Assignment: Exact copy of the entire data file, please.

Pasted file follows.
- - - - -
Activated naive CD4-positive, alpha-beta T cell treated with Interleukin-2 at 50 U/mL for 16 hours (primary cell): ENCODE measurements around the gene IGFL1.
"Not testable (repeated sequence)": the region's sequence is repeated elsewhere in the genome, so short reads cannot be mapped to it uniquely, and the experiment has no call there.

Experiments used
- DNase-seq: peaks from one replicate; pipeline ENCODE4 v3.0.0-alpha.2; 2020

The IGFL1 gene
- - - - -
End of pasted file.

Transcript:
Activated naive CD4-positive, alpha-beta T cell treated with Interleukin-2 at 50 U/mL for 16 hours (primary cell): ENCODE measurements around the gene IGFL1.
"Not testable (repeated sequence)": the region's sequence is repeated elsewhere in the genome, so short reads cannot be mapped to it uniquely, and the experiment has no call there.

Experiments used
- DNase-seq: peaks from one replicate; pipeline ENCODE4 v3.0.0-alpha.2; 2020

The IGFL1 gene